I finished reading The Misunderstood Jew by Amy-Jill Levine.
From childhood, Levine had a charitable and open attitude toward Christianity. I think I mentioned that as a small child she wanted to become Pope when she grew up. This, I believe, caused the Christian anti-Jewish and anti-Semitic attitudes she ran into to hurt even more.
She concluded that most Christians don’t want to offend or put down the Jews. Most Christians don’t even realize when they are doing it. Even those whose self-image is that they are progressive, inclusive, and welcoming to all often use Judaism as a foil. One of the themes she comes back to often is the role of seminaries and Biblical theologians who do not point out enough that much that gets said in the pulpit about Judaism and Jesus has little foundation.
She makes it her mission to make up for this, to point out to Christians how some of the things they say sound to a Jewish person. Her last chapter is an acrostic (like some of the Psalms) of 26 things from A to Z that would help Jewish-Christian conversations.
Some of them are things she has already covered. Some of them have to do with the need for Christians to really grasp that Jews did not kill Jesus. He was executed for sedition by the Romans (the High Priests were Roman appointees and collaborators).
She says we should be aware of our hymns, for instance. How many Christians have sung The Lord of the Dance without thinking?
In this catchy, popular hymn we sing with Jesus:
“I danced on the Sabbath, and I cured the lame. The holy people said it was a shame. They whipped and they stripped, and they hung me on high; and they left me there, on a cross to die.”
Something about that hymn always made me uncomfortable. But, like many Christians, I never really focused on the words. They really are horrible and terribly inaccurate. If I was Jewish and present when that hymn was sung, I would have to walk out. I apologize for ever singing those words.
Another good point she makes is that when Christians study the Bible, but not the rabbinic writings, they may assume that Jews have actually enforced some of the more draconian laws in a book like Leviticus. Christians will be unaware of the discussion about these laws within Judaism and the softening interpretations of the rabbis.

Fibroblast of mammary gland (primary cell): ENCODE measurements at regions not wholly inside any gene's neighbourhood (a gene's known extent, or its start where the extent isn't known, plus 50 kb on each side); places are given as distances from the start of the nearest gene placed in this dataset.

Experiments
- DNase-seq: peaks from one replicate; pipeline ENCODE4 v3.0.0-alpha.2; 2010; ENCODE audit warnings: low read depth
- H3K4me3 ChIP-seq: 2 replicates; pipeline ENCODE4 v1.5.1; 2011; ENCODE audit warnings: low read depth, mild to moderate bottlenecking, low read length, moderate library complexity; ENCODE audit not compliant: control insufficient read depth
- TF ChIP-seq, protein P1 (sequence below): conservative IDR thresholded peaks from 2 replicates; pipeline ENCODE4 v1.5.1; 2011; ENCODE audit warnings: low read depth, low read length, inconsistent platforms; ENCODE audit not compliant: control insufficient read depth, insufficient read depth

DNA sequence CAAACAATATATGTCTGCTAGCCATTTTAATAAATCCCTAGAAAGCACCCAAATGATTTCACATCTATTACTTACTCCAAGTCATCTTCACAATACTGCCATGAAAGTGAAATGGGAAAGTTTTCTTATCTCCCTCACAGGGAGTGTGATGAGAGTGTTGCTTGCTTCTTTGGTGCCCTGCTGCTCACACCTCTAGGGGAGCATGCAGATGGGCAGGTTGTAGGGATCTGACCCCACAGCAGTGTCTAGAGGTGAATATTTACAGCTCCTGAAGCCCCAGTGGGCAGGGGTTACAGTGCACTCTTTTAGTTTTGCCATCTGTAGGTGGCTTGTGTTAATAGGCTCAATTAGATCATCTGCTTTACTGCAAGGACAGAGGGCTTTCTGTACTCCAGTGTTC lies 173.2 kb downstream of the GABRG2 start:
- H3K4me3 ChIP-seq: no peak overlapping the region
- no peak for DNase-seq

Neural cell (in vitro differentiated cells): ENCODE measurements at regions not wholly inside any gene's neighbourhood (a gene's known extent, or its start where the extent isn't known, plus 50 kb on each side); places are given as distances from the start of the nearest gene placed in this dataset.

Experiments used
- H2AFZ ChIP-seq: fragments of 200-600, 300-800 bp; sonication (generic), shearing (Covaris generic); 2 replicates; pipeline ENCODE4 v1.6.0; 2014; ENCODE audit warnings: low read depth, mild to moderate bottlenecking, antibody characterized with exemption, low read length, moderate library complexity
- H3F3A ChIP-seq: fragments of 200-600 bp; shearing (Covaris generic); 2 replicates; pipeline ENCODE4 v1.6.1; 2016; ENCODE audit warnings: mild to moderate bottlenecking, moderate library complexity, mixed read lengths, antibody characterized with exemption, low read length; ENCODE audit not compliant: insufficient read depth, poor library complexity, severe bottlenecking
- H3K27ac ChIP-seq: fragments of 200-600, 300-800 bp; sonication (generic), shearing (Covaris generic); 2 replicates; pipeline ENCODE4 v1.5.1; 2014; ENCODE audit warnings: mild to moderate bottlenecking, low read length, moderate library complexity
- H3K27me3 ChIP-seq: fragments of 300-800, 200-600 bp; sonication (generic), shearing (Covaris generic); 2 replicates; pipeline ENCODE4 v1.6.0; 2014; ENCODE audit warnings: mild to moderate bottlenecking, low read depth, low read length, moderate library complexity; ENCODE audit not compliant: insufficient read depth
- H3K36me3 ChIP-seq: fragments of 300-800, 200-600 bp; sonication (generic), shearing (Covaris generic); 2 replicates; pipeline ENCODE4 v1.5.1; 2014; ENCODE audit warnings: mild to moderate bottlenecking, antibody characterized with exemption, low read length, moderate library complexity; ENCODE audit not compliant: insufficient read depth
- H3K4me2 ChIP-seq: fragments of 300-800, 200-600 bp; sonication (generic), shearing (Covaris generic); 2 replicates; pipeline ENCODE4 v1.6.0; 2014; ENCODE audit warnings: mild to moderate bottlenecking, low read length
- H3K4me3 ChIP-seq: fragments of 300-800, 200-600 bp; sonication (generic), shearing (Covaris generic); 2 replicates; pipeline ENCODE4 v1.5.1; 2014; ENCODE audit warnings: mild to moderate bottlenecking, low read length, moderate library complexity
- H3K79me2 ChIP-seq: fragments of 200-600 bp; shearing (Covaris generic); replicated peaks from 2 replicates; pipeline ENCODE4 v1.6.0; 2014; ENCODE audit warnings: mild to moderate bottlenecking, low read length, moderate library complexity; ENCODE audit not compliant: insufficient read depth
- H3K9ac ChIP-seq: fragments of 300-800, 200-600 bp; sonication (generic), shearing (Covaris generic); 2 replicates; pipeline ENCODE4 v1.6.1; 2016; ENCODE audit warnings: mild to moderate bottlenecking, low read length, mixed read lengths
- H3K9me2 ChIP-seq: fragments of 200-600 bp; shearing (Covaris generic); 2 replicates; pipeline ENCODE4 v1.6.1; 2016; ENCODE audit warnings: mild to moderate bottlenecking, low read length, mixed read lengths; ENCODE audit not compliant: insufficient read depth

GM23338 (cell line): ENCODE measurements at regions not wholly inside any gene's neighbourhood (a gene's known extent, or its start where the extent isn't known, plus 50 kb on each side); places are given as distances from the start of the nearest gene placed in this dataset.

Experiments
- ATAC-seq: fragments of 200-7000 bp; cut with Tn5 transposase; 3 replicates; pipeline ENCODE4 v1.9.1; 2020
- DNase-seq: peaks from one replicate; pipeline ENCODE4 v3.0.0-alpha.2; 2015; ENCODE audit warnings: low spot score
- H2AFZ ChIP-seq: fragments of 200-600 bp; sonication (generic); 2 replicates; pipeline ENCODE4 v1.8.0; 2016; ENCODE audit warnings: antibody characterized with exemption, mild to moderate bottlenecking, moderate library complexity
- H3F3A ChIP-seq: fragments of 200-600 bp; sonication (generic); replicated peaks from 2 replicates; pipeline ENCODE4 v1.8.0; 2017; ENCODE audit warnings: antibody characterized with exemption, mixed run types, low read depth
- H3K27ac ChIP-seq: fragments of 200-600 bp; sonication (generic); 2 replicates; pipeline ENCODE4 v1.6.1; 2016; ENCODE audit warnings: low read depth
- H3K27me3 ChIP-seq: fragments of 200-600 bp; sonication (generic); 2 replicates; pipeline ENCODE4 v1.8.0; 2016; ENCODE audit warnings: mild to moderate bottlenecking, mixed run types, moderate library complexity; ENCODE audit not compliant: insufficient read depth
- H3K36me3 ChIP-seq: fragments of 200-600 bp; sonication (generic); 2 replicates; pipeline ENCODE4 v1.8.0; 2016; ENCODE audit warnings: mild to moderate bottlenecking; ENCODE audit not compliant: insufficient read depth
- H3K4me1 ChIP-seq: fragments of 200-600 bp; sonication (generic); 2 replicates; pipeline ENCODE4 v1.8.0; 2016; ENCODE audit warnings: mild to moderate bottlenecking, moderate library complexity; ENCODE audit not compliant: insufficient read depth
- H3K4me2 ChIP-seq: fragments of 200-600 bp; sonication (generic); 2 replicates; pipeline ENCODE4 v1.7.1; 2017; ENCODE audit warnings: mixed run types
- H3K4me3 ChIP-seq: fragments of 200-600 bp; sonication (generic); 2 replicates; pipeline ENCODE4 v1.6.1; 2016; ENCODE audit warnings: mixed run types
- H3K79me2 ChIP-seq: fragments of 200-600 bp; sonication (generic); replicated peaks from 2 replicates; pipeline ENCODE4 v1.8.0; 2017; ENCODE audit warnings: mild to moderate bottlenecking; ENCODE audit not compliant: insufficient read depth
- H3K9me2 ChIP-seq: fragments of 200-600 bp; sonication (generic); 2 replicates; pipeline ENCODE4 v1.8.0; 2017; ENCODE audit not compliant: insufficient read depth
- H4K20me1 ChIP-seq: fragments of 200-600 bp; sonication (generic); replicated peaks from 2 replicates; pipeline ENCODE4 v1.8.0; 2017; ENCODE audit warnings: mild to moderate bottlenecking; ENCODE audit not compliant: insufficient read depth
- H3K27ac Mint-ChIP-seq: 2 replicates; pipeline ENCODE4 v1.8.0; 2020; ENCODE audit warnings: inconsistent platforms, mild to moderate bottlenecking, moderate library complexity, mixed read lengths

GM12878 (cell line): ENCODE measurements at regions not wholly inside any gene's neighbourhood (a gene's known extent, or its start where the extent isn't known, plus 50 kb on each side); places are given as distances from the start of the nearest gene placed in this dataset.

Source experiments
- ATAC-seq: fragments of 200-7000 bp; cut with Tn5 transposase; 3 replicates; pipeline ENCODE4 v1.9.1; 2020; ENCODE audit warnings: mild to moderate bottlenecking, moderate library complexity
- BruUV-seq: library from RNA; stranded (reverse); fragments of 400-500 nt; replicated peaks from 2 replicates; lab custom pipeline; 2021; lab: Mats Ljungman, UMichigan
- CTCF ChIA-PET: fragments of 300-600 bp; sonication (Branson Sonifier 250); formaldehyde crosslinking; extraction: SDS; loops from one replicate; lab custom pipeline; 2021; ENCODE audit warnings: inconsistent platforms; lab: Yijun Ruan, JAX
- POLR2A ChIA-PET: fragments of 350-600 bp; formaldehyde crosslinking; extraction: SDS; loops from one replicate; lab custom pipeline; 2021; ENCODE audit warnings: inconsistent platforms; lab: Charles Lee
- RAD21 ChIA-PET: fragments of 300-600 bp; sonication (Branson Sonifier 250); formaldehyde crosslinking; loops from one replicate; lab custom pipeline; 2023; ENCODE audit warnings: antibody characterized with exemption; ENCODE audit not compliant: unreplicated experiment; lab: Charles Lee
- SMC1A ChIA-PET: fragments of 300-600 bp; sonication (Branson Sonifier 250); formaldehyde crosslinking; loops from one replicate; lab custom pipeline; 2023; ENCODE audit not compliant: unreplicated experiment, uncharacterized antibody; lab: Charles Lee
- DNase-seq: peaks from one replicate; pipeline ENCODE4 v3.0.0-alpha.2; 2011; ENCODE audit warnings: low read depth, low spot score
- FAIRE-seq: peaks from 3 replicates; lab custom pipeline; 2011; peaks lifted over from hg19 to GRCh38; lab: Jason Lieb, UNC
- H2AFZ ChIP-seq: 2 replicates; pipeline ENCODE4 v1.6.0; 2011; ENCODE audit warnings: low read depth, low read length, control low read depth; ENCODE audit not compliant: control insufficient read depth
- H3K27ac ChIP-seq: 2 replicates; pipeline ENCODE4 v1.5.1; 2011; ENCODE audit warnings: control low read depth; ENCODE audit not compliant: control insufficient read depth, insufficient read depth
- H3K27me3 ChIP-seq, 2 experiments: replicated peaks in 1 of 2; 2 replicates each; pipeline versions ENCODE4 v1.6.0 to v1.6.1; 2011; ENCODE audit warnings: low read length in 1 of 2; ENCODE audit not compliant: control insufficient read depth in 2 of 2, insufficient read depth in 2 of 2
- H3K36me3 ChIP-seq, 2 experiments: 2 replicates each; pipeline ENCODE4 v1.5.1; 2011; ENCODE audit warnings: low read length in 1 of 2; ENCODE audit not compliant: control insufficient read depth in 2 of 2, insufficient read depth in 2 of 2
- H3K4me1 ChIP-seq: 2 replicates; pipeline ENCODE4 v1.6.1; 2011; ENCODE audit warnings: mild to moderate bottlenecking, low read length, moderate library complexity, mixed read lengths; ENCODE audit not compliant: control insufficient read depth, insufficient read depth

She points out that the lectionary, the set of Bible readings used in many churches, is more anti-Jewish than the Bible itself. She calls on pastors and liturgists to be aware of this distortion and seek to correct it. Again, this is a good point.
Sometimes Levine seems to me to be a little overly defensive. There is no real need to downplay that fact that some Jews were involved in the death of Jesus. I realize that some will misuse that fact. But what happened is what happened. Proper Christian theology sees the whole human race as responsible through their official representatives. See Acts 4:27.
Levine speaks from within Orthodox Judaism today. So I do not think she needs to defend ancient Judaism quite as much as she does. The very fact that Judaism has developed means that Jews have left behind some of the past. Orthodox Jews have not left the past behind as much as Reformed or Conservative Jews have. But Levine clearly believes that it is a good thing that Judaism has developed and continued to reinterpret its heritage over the centuries.
I enjoyed the book and hope she continues to raise awareness among Christians and Jews about ways to be honest and helpful to each other in conversations about our differences and our common faith in the same God.